Return Of The Condor

** Actor James Woods arrives at the CBS TCA party held at the Rose Bowl in Pasadena, Calif., Saturday, July 15, 2006. Count James Woods among movie actors who'll be starring on the small screen this fall. In "Shark" on CBS, Woods plays Sebastian Stark, a supremely confident defense attorney who brings his cutthroat tactics to the prosecutor's office. (AP Photo/Lucas Jackson)
AP Photo/Lucas Jackson
In early spring the U.S. Fish and Wildlife Service released three California condors into the wild at the Los Padres National Forest in Ventura County west of Los Angeles. CBS News Sunday Morning Anchor Charles Osgood reports on the turnaround in condor fortunes.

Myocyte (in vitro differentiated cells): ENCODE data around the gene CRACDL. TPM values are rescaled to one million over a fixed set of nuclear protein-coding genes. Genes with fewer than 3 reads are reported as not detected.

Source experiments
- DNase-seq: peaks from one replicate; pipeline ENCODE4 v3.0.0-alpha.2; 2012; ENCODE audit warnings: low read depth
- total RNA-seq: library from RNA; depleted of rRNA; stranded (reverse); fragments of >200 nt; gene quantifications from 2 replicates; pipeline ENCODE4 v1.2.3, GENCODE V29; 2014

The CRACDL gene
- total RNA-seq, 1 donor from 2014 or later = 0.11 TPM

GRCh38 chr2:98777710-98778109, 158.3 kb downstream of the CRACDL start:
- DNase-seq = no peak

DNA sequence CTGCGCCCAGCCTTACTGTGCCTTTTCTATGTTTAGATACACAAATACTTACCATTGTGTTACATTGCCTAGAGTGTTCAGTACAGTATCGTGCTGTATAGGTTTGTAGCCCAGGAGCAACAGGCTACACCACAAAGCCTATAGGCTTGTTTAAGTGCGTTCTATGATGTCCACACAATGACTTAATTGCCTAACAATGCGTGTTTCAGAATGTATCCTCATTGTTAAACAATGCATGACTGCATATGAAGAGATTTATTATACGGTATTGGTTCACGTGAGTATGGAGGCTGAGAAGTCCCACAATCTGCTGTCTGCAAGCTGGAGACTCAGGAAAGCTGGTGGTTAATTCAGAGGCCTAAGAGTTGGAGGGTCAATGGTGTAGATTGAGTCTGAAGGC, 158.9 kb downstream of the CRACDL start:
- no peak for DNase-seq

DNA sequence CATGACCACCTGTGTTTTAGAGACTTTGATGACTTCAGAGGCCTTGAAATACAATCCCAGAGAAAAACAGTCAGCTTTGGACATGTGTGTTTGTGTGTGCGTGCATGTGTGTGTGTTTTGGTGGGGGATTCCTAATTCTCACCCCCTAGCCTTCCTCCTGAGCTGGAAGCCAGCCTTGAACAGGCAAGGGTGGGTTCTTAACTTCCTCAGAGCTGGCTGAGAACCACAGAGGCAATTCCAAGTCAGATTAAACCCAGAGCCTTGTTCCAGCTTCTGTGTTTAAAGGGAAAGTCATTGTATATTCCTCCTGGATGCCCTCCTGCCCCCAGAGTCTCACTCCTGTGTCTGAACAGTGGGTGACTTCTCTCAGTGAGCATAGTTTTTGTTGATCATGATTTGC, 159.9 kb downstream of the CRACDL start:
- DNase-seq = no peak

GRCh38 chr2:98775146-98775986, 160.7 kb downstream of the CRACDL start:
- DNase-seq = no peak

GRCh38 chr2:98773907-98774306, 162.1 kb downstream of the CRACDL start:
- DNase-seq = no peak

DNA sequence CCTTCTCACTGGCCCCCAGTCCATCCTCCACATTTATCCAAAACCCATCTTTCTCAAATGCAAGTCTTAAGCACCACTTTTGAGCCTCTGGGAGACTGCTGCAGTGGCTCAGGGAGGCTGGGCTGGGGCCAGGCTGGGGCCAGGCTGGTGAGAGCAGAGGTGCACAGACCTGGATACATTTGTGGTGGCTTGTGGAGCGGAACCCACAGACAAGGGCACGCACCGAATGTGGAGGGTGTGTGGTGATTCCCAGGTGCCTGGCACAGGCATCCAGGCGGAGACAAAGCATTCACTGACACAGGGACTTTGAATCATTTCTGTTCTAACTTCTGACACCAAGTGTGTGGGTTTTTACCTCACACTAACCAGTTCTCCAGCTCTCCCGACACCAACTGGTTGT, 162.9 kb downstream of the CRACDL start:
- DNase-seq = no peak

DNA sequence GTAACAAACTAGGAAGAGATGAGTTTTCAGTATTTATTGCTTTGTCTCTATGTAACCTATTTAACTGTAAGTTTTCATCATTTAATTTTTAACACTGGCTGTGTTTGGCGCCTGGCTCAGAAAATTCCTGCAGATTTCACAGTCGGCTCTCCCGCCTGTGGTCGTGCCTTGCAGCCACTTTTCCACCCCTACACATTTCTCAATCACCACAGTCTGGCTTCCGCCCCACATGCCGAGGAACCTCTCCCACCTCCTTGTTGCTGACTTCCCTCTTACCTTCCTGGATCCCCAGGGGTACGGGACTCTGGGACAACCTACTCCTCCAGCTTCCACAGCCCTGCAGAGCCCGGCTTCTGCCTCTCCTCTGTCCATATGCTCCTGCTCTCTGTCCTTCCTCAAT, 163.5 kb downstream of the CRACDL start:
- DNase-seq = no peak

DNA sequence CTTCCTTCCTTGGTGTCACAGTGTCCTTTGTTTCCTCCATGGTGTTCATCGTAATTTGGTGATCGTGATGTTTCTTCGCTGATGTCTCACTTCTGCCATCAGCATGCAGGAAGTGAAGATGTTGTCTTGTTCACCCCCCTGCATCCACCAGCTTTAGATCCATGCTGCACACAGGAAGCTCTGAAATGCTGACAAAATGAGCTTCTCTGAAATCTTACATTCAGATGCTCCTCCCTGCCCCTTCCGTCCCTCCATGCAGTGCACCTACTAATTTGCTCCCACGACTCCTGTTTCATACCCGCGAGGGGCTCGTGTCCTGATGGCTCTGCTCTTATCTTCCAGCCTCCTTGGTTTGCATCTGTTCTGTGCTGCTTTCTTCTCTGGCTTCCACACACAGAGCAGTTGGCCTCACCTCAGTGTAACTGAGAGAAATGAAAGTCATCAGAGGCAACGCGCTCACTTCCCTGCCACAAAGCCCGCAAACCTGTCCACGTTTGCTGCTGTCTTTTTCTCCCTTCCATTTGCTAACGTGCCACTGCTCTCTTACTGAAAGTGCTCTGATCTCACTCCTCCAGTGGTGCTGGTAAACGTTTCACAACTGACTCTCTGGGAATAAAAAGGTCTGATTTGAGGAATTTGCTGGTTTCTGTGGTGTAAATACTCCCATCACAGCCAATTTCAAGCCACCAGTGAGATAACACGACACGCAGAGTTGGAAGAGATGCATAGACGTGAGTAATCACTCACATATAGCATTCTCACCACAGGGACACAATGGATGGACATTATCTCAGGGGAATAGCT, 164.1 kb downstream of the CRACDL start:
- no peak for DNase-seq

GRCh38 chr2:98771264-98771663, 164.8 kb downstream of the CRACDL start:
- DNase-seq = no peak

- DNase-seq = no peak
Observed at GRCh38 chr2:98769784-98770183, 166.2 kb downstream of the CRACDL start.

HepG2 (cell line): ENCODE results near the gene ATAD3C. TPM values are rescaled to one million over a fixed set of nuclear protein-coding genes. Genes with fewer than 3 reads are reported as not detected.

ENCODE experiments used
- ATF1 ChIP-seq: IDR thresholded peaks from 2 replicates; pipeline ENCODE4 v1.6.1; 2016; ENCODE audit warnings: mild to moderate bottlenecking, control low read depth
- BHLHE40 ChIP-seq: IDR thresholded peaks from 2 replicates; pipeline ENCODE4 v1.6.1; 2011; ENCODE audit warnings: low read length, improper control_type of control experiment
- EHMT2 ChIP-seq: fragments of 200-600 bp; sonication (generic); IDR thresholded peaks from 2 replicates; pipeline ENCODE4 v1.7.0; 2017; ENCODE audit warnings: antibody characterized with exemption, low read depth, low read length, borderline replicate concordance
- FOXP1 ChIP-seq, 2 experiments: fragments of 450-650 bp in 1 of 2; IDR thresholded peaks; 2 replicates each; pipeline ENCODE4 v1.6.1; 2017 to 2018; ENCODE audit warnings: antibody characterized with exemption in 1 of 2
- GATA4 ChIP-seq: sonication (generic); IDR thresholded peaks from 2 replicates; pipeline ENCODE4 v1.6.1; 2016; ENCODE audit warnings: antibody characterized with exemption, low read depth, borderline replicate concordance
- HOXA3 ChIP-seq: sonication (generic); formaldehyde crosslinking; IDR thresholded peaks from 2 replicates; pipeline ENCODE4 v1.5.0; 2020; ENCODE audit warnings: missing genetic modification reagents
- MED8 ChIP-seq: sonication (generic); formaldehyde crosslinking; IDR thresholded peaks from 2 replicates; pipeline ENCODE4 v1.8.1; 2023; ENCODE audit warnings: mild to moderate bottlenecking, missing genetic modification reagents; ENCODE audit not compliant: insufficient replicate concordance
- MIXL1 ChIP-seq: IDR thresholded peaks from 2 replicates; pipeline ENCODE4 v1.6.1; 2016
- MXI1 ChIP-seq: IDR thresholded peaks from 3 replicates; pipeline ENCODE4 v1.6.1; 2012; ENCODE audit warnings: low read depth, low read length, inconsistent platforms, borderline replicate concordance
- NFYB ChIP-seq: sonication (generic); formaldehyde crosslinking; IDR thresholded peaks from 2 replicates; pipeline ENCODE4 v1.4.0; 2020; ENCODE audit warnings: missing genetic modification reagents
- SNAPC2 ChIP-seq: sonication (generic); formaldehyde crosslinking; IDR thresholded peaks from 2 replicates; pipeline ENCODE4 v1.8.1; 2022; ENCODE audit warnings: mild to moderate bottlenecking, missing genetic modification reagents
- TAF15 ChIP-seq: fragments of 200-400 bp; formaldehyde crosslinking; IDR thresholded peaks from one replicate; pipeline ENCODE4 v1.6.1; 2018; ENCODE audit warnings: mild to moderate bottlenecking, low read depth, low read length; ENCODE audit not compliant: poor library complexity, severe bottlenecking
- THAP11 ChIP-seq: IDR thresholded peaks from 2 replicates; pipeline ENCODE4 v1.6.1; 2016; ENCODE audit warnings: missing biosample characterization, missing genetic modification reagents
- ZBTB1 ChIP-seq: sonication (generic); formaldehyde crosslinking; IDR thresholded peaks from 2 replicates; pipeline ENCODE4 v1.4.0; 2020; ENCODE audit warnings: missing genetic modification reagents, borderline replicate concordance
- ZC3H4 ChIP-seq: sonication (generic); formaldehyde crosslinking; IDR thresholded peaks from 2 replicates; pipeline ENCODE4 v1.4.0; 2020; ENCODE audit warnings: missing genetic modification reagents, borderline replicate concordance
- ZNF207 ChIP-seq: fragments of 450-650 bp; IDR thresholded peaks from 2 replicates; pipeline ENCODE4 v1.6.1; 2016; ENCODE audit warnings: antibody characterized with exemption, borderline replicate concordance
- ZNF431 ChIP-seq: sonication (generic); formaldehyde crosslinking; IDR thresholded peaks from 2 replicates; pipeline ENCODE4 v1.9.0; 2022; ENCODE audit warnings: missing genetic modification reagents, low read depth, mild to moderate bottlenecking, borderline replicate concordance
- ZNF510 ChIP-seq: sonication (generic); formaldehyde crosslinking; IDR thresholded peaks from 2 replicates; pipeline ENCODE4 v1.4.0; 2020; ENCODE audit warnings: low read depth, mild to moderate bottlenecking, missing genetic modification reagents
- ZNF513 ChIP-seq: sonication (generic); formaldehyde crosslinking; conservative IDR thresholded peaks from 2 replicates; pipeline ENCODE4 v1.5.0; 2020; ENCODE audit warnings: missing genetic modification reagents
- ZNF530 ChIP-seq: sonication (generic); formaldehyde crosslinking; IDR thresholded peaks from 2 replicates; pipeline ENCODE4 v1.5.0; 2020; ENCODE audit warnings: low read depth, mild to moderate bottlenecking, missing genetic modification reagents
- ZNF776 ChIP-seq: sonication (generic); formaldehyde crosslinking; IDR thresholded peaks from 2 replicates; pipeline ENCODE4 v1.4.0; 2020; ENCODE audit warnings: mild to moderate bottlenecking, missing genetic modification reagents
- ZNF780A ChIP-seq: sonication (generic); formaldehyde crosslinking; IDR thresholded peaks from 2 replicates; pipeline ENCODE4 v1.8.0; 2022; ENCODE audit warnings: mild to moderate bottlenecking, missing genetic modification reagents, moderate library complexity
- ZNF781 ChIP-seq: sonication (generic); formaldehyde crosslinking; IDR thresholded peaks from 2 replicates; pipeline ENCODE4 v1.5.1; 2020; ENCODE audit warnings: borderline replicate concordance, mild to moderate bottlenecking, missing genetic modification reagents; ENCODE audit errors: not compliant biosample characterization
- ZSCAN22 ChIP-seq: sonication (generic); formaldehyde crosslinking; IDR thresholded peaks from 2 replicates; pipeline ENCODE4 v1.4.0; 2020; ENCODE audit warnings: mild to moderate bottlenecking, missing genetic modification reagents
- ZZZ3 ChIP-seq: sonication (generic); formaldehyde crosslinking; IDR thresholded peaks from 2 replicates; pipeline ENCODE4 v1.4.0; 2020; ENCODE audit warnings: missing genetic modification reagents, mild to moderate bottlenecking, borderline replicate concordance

In 1986, the condor was so close to extinction that the government captured 27 of the huge birds, fearing that otherwise there soon would be none left at all.

In the years of protection that followed, the population gradually grew, thanks in no small part to a condor who goes by the endearing name of Adult Condor No. 8, or AC-8. Though the condor's prospects for a long time were dicey, AC managed to produce nine chicks who survived to maturity.

After years of effort, the known condor population soared back up to 155, and it was considered safe to let AC-8 back into the wilds again.

So forget all those legends about the phoenix. This time it was the turn of the California condor to survive extinction and fly high again.